EU Banks Must Shun Bitcoin Until Rules in Place, EBA SaysBen Moshinsky and Jim Brunsden
The European Commission signaled it will try to impose rules on virtual currencies such as Bitcoin after the bloc’s banking regulator ordered lenders to shun them.
“It’s imperative to move quickly on this issue,” Chantal Hughes, a spokeswoman for Financial Services Commissioner Michel Barnier, said by e-mail today. “The potential for money laundering and terrorist financing is too serious to ignore.”
The Commission, the EU’s executive arm, moved after the European Banking Authority said banks shouldn’t buy, hold or sell virtual currencies until regulators develop safeguards to protect their integrity. The watchdog identified more than 70 risks linked to the currencies ranging from identity theft to the possibility hackers could target a trading platform.
Virtual currencies have come under increased scrutiny from regulators and prosecutors around the globe. Mt. Gox, once the world’s biggest Bitcoin exchange, filed for bankruptcy in Japan earlier this year amid claims it lost 850,000 Bitcoins. China’s central bank barred financial firms from handling virtual currency transactions last year.
“Regulators have become alert to the potential for fraud and disruption,” Richard Reid, a research fellow for finance and regulation at the University of Dundee, Scotland, said by e-mail. “Such attention from regulators is bound to curb the growth of markets such as Bitcoin.”
The EBA called on the EU to devise rules for trading platforms and start groups to oversee each internet currency to ensure that no individual can manipulate a currency. The EU should consider extending the scope of anti-money laundering law to better cover virtual currencies, according to the EBA.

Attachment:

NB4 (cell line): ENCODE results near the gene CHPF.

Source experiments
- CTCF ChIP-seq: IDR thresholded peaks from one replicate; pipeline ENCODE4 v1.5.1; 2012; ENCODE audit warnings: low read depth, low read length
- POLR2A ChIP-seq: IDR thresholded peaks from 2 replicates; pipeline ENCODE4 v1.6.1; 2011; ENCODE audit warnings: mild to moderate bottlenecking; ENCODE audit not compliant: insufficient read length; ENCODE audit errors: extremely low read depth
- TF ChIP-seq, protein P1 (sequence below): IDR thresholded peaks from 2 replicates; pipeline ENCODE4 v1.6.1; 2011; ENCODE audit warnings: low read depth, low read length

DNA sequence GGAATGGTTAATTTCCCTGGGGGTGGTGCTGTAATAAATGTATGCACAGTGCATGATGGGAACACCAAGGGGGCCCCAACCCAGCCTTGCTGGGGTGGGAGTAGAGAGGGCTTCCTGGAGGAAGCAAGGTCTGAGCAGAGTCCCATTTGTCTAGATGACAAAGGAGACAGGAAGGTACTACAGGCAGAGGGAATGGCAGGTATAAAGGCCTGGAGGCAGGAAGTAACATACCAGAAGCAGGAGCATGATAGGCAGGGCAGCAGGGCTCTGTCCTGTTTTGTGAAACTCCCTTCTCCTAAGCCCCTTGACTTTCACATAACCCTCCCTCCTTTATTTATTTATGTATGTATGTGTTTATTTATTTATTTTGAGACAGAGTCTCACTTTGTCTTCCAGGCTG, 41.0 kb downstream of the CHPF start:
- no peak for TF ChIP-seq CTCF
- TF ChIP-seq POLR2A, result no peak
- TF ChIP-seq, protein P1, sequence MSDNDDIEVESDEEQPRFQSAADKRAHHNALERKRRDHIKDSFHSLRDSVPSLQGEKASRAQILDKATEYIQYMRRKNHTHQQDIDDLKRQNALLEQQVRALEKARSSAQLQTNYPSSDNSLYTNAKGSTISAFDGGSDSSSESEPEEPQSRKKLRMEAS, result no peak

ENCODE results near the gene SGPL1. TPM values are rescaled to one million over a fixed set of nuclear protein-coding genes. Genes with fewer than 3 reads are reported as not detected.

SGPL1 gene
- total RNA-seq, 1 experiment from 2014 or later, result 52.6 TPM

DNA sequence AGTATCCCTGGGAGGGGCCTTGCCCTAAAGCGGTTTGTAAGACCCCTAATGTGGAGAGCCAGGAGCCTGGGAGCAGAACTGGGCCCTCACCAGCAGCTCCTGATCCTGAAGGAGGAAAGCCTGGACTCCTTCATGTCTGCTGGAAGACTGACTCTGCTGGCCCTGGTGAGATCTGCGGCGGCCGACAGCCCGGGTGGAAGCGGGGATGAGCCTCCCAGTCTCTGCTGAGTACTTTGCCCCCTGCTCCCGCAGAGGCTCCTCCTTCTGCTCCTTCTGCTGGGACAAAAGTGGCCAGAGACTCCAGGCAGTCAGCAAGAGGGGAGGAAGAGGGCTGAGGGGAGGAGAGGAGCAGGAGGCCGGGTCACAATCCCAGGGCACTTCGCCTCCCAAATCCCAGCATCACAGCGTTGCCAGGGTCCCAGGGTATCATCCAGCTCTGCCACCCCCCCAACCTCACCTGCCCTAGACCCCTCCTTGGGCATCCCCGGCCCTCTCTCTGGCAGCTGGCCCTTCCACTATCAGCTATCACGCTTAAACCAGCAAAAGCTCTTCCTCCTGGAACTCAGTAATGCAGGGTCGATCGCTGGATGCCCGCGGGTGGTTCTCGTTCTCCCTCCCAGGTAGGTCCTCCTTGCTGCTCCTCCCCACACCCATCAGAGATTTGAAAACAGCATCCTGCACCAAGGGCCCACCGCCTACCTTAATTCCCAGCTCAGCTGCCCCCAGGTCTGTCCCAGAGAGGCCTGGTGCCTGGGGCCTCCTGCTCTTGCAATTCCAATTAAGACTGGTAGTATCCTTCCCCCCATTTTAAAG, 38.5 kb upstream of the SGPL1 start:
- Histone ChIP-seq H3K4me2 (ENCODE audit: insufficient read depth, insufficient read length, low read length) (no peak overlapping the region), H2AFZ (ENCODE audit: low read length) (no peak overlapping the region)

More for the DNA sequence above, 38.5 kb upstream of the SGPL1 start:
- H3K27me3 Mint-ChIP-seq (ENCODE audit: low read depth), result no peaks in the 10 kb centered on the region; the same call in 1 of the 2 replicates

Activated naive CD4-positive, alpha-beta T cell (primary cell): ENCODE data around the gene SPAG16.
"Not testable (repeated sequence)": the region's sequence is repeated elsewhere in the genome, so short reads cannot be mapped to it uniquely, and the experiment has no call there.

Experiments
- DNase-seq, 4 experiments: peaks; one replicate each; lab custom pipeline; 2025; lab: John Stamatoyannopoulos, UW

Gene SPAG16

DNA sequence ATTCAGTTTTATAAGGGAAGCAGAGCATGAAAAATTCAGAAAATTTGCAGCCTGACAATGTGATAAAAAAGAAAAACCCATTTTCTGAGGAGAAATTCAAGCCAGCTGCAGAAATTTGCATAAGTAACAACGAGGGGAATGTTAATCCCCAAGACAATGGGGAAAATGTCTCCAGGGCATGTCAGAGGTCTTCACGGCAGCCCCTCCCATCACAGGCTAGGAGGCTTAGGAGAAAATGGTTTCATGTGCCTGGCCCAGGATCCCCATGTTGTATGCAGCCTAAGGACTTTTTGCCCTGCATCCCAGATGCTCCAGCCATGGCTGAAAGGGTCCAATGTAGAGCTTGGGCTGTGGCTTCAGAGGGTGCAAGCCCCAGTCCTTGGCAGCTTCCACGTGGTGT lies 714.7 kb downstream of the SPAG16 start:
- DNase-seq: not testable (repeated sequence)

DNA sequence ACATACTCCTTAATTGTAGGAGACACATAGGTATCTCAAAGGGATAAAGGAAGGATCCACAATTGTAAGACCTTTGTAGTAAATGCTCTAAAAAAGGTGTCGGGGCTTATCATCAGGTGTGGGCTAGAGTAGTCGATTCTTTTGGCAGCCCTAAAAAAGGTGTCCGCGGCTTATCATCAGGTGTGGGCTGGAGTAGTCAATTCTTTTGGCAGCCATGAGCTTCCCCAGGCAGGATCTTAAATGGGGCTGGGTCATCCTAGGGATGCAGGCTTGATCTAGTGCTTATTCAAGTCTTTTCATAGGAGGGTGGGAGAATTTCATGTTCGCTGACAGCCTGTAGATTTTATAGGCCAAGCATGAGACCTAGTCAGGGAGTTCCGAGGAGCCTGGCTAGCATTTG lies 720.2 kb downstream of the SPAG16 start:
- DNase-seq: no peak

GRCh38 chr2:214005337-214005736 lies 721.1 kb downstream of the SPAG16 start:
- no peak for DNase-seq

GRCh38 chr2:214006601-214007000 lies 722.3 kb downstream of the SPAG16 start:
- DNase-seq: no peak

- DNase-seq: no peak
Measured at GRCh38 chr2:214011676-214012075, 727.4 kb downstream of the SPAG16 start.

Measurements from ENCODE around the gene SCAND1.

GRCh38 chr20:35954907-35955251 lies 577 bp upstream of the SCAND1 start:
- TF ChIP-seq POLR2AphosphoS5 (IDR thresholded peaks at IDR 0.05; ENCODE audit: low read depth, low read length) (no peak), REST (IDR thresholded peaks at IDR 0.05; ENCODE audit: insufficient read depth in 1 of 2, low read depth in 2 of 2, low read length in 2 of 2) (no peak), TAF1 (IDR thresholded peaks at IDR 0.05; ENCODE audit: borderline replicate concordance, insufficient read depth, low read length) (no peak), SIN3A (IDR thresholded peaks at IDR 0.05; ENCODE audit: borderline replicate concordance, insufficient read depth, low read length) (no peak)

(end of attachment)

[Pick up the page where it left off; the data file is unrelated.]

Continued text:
“The EBA is of the view that a regulatory approach to addressing the risks it has identified would require a substantial body of regulation,” the regulator warned.
Widespread use of the currencies could also make it harder for central banks to steer the economy by making the effects of monetary policy harder to predict, the EBA noted.
Bitcoins emerged in 2009 out of a paper authored under the pseudonym Satoshi Nakamoto. Since then, retailers selling items from Gummi Bears to luxury homes have started accepting Bitcoins, and new companies have begun offering ways to ease its use as a payment system.
The currency gained credibility after law enforcement and securities agencies said in U.S. Senate hearings that it could be a legitimate means of exchange. The price of Bitcoins topped $1,000 as speculators anticipated broader use of digital money.
The price has since dropped to about $629.98, including a 1.8 percent decline today, on Bitstamp, an online exchange based in Slovenia.
The EBA’s announcement is “not very helpful” and may only deter individual users of virtual currencies, according to Simon Dixon, a director of the U.K. Digital Currency Association, a group representing the country’s virtual currency industry.
“Banks are not engaging with digital currencies yet as it is a person-to-person network that operates outside of banking,” he said by e-mail. “The more likely result of the announcement is to scare people from using digital currencies rather than banks.”
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